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Characterizing dupilumab facial redness: A multi-institution retrospective medical record review

      Abbreviations used:

      AD (atopic dermatitis), DFR (dupilumab facial redness), DOSD (dupilumab ocular surface disease)
      To the Editor: Dupilumab facial redness (DFR) (ie, development of an eczematous facial rash after initiation of dupilumab) is an adverse event not described in the dupilumab atopic dermatitis (AD) clinical trials (Fig 1, available online at https://data.mendeley.com/datasets/tnd894mj8m/1).
      • Simpson E.L.
      • Bieber T.
      • Guttman-Yassky E.
      • et al.
      Two phase 3 trials of dupilumab versus placebo in atopic dermatitis.
      Although it has only been described in a few case studies, we have encountered DFR with unexpected frequency, prompting a retrospective medical record review to characterize this adverse event.
      • Dalia Y.
      • Marchese Johnson S.
      Case report: first reported case of facial rash after dupilumab therapy. Call for abstracts. Practical Dermatology.
      • Suresh R.
      • Murase J.E.
      The role of expanded series patch testing in identifying causality of residual facial dermatitis following initiation of dupilumab therapy.
      The University of Connecticut Health Center and Veterans Affairs Connecticut Healthcare System medical records were queried for patients receiving dupilumab. Patients were excluded if they were (1) receiving dupilumab for nondermatologic indications, (2) lacking a dermatology follow-up after initiation of dupilumab, or (3) not taking the prescribed dupilumab. The University of Connecticut Health Center and Veterans Affairs Connecticut Healthcare System Institutional Review Boards approved this research.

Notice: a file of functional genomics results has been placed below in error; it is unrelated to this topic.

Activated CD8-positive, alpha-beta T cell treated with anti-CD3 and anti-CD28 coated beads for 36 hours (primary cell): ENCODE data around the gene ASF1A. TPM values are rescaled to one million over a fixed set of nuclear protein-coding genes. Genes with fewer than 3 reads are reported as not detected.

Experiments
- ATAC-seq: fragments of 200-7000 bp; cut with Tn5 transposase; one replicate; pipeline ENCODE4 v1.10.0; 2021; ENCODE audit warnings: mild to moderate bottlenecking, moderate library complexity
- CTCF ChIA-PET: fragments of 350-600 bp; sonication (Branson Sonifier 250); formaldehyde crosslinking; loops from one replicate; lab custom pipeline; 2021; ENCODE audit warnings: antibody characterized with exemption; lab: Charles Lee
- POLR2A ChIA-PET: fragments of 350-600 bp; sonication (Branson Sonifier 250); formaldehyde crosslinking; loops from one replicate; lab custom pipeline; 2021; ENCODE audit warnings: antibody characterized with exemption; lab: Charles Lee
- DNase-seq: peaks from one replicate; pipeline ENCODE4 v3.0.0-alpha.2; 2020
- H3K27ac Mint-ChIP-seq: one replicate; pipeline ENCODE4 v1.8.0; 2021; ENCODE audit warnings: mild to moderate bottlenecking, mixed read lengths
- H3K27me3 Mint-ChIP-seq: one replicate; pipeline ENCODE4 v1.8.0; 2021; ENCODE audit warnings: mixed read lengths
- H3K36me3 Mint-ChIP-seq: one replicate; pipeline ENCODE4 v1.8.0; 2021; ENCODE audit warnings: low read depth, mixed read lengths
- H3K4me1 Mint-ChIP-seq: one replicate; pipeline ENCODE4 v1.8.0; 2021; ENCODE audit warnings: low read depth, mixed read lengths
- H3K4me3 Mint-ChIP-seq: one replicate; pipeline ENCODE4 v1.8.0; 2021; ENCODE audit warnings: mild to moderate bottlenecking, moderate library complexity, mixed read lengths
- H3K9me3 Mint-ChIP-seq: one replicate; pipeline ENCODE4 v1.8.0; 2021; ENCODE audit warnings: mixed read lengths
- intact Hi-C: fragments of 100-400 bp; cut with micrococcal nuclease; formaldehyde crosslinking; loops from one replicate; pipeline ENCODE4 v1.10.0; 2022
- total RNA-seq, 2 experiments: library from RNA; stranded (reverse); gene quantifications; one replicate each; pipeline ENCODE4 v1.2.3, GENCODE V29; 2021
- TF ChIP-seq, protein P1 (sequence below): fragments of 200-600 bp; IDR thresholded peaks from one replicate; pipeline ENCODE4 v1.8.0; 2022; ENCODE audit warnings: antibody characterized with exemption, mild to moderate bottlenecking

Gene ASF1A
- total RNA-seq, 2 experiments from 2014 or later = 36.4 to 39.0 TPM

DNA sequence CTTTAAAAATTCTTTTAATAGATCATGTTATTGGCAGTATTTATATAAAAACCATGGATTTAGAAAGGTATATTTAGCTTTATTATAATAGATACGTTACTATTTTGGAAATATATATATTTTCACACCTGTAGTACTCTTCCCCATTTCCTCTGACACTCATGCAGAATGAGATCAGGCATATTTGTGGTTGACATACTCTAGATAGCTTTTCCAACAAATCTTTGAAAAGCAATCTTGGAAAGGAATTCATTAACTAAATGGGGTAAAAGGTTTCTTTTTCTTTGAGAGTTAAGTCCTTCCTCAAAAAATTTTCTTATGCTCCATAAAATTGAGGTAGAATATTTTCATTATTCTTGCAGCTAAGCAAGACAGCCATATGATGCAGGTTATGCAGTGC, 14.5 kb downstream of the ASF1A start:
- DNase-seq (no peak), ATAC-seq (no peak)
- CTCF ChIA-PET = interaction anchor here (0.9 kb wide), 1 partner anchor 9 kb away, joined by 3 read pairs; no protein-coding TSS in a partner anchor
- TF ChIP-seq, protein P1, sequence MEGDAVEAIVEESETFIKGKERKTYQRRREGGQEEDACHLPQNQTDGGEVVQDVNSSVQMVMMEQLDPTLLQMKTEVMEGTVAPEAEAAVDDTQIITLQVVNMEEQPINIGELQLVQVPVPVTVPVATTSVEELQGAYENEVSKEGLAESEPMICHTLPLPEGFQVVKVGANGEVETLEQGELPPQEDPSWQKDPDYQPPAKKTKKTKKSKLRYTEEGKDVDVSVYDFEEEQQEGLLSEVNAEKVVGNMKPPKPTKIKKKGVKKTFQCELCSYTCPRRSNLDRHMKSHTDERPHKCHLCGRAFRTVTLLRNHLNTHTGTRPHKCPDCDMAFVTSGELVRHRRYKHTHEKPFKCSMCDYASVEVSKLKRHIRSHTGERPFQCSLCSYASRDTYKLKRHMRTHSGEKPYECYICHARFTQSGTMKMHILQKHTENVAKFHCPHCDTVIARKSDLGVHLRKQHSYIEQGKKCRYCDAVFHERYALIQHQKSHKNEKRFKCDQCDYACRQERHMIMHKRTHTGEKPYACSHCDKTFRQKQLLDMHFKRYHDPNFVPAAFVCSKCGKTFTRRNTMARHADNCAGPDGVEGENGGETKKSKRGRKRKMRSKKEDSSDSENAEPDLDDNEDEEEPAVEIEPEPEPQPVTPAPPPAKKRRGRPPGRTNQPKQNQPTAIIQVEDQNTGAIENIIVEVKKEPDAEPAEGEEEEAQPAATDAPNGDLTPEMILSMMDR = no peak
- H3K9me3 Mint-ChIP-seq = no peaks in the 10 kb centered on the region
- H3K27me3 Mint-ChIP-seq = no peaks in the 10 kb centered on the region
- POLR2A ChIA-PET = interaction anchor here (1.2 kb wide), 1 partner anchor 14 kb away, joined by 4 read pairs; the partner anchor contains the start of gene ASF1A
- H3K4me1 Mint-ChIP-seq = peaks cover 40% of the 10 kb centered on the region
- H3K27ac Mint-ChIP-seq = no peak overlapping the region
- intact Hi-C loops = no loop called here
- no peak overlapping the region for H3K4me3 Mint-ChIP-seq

Patient demographics, indication for treatment, dosing, and adverse events were recorded (Table I). There were 111 patients receiving dupilumab for 11 indications, including 85 patients prescribed dupilumab for AD compared with 26 patients prescribed dupilumab for other reasons. DFR developed in 11 patients (9.9%); of these, 9 were receiving dupilumab for AD and 2 for dyshidrotic eczema. Presence or absence of atopy was not significantly related to DFR development (P = .7353 by χ2 test). Concomitant dupilumab ocular surface disease (DOSD) developed in 3 of 10 patients with facial redness and in 21 of 100 patients without facial redness. No significant association between facial redness and DOSD was identified (P = .6877 by χ2 test).
      Table IPatient demographics
      VariablePatients with dupilumab facial redness, No. (%)Patients without dupilumab facial redness, No. (%)
      Sex
       Female4 (9)41 (91)
       Male7 (11)59 (89)
      Age, y
       <183 (33)6 (66)
       19-302 (12.5)14 (87.5)
       31-443 (18)14 (82)
       45-592 (7)28 (93)
       60-751 (4)24 (96)
       >750 (0)14 (100)
      Dosing frequency
       Every other week8 (8)82 (92)
       Weekly2 (22)7 (78)
       Monthly1 (50)1 (50)
      Drug indication
       Atopic dermatitis9 (11)76 (89)
       Chronic actinic dermatitis0 (0)2 (100)
       Dyshidrotic eczema2 (18)9 (82)
       Prurigo nodularis0 (0)2 (100)
       Psoriasiform dermatitis0 (0)3 (100)
       Other (diagnosis with <2 patients)0 (0)8 (100)
      Other adverse effects
       Urticaria0 (0)1 (100)
       Erythema nodosum0 (0)1 (100)
       Other regional dermatitis0 (0)2 (100)
       Oral blisters0 (0)1 (100)
       Recurrent sinusitis0 (0)1 (100)
       Dupilumab ocular surface disease3 (13)21 (87)
      No., Number.
      Our experience indicates DFR occurs at a much greater frequency than previously reported, often by the time of a patient's 2-month follow-up visit after drug initiation. We also report DFR occurring in 2 patients without AD. Despite the frequency with which DFR occurs, the 11 patients who developed DFR continued dupilumab at their most recent follow-up, suggesting that DFR is less bothersome to patients than their underlying skin condition. Although DFR has been anecdotally associated with DOSD, our analysis did not find this association to be statistically significant.
      • Hendricks A.J.
      • Shi V.Y.
      Learning about dupilumab-associated conjunctivitis.